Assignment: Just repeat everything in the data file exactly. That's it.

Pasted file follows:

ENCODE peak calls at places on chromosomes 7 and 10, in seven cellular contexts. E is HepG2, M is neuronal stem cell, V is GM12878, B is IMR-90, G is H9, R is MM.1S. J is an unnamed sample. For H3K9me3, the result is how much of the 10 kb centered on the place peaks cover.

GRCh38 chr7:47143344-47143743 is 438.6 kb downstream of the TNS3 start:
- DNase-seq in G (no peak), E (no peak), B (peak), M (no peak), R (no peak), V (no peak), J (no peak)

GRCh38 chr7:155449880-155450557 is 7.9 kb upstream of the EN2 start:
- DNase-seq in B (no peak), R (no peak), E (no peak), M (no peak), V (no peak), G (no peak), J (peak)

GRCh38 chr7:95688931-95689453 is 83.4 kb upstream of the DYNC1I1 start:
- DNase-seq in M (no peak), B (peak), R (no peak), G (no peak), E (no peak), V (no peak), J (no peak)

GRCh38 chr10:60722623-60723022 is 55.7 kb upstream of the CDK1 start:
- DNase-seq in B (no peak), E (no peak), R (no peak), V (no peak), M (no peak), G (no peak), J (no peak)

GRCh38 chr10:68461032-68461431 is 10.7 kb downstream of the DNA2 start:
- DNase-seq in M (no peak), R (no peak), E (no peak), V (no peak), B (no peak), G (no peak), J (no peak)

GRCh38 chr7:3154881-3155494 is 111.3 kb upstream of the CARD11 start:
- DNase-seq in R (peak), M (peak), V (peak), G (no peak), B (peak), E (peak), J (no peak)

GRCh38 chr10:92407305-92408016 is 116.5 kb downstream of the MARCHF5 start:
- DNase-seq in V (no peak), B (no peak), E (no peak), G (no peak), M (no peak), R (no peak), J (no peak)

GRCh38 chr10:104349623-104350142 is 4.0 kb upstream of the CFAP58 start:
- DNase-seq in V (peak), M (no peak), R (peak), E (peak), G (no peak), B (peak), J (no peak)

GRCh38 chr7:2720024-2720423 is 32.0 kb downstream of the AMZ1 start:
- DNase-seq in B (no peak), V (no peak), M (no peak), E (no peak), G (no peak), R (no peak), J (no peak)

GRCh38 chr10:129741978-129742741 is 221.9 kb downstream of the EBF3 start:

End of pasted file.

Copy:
ENCODE peak calls at places on chromosomes 7 and 10, in seven cellular contexts. E is HepG2, M is neuronal stem cell, V is GM12878, B is IMR-90, G is H9, R is MM.1S. J is an unnamed sample. For H3K9me3, the result is how much of the 10 kb centered on the place peaks cover.

GRCh38 chr7:47143344-47143743 is 438.6 kb downstream of the TNS3 start:
- DNase-seq in G (no peak), E (no peak), B (peak), M (no peak), R (no peak), V (no peak), J (no peak)

GRCh38 chr7:155449880-155450557 is 7.9 kb upstream of the EN2 start:
- DNase-seq in B (no peak), R (no peak), E (no peak), M (no peak), V (no peak), G (no peak), J (peak)

GRCh38 chr7:95688931-95689453 is 83.4 kb upstream of the DYNC1I1 start:
- DNase-seq in M (no peak), B (peak), R (no peak), G (no peak), E (no peak), V (no peak), J (no peak)

GRCh38 chr10:60722623-60723022 is 55.7 kb upstream of the CDK1 start:
- DNase-seq in B (no peak), E (no peak), R (no peak), V (no peak), M (no peak), G (no peak), J (no peak)

GRCh38 chr10:68461032-68461431 is 10.7 kb downstream of the DNA2 start:
- DNase-seq in M (no peak), R (no peak), E (no peak), V (no peak), B (no peak), G (no peak), J (no peak)

GRCh38 chr7:3154881-3155494 is 111.3 kb upstream of the CARD11 start:
- DNase-seq in R (peak), M (peak), V (peak), G (no peak), B (peak), E (peak), J (no peak)

GRCh38 chr10:92407305-92408016 is 116.5 kb downstream of the MARCHF5 start:
- DNase-seq in V (no peak), B (no peak), E (no peak), G (no peak), M (no peak), R (no peak), J (no peak)

GRCh38 chr10:104349623-104350142 is 4.0 kb upstream of the CFAP58 start:
- DNase-seq in V (peak), M (no peak), R (peak), E (peak), G (no peak), B (peak), J (no peak)

GRCh38 chr7:2720024-2720423 is 32.0 kb downstream of the AMZ1 start:
- DNase-seq in B (no peak), V (no peak), M (no peak), E (no peak), G (no peak), R (no peak), J (no peak)

GRCh38 chr10:129741978-129742741 is 221.9 kb downstream of the EBF3 start: